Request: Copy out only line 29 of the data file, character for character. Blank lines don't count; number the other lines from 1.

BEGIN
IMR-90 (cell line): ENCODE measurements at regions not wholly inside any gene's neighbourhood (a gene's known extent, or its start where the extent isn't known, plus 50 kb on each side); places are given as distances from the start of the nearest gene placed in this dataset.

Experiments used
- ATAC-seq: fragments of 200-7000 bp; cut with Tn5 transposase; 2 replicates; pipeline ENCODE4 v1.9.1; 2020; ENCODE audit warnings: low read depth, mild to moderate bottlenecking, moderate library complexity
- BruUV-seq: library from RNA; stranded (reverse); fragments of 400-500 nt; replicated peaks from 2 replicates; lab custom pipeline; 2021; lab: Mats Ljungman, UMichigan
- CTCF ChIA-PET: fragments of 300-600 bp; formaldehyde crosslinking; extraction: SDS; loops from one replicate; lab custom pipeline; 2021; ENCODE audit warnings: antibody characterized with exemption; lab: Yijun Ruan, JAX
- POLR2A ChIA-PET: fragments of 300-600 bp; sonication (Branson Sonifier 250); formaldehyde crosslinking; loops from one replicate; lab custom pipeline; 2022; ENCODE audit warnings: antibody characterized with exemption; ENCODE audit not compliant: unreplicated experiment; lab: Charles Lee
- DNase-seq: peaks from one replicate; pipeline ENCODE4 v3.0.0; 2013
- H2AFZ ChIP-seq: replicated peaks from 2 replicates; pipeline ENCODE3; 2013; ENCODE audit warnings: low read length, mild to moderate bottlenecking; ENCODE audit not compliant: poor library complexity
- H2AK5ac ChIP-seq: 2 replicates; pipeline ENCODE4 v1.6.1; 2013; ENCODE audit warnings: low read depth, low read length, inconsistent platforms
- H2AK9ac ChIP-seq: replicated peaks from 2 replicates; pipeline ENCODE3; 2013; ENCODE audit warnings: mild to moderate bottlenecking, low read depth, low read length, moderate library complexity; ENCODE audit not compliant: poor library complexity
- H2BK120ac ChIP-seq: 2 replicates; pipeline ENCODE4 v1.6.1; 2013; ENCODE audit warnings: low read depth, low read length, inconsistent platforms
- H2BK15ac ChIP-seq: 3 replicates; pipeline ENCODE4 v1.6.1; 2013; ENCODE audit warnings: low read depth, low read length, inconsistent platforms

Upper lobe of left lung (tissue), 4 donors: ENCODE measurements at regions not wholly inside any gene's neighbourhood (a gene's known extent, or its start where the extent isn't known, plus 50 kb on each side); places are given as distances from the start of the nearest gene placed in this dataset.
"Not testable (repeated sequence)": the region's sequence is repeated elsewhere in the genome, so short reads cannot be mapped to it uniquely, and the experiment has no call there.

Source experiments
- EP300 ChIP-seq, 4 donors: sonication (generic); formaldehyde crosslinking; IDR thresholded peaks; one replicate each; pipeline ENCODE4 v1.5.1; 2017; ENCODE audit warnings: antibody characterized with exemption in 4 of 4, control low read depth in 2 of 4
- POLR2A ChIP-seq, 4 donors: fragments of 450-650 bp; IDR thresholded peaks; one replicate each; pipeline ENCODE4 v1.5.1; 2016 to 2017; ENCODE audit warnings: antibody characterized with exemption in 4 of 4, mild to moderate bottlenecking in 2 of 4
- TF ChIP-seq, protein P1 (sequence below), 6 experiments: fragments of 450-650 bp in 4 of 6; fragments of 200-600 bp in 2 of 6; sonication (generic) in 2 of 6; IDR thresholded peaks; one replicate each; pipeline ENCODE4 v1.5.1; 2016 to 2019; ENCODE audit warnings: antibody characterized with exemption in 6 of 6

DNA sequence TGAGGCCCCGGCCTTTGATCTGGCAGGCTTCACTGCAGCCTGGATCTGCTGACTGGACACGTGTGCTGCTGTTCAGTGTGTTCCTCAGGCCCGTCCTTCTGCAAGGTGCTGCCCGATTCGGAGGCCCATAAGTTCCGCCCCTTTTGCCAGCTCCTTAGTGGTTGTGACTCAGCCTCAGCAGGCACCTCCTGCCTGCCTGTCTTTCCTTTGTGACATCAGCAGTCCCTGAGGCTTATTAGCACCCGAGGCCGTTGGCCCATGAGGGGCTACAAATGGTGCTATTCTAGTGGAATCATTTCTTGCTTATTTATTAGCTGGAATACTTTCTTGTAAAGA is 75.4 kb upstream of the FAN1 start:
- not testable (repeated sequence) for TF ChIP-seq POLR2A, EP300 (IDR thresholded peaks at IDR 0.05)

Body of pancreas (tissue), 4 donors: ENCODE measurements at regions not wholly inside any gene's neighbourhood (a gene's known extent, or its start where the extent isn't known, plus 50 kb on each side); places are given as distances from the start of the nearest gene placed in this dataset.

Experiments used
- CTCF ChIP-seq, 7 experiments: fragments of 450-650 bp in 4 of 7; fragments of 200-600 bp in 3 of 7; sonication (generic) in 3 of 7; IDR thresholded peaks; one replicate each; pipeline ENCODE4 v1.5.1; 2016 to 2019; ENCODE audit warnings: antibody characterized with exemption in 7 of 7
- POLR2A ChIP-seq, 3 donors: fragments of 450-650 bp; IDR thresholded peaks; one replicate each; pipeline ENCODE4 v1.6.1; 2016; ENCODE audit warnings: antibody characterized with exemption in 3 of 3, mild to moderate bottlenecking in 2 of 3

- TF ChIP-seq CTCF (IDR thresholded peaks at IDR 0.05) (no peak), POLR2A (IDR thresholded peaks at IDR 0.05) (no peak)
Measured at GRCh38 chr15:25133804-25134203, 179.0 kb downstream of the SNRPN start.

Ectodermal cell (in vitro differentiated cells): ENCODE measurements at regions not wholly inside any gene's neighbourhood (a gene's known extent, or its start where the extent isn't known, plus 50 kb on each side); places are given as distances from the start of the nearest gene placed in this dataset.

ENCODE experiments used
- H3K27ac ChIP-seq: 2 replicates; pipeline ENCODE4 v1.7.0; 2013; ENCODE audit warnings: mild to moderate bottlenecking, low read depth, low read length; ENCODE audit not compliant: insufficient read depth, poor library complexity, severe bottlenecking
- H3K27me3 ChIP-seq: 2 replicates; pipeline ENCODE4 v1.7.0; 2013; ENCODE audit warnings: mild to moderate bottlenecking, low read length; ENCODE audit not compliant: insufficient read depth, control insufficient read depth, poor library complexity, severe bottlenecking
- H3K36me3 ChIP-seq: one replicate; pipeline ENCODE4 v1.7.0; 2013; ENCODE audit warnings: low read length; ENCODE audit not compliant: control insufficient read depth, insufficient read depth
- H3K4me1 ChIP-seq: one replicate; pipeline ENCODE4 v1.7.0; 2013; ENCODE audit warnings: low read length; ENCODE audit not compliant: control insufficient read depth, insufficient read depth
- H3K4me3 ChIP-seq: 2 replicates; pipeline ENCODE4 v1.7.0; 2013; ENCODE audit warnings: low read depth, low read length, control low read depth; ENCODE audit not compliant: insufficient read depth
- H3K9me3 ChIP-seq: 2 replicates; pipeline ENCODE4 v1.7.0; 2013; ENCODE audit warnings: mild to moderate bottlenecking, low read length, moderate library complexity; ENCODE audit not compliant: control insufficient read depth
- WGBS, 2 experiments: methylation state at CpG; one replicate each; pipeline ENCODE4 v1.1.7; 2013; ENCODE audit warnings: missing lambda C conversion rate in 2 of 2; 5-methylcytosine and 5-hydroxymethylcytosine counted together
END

- H3K27ac ChIP-seq: 2 replicates; pipeline ENCODE4 v1.7.0; 2013; ENCODE audit warnings: mild to moderate bottlenecking, low read depth, low read length; ENCODE audit not compliant: insufficient read depth, poor library complexity, severe bottlenecking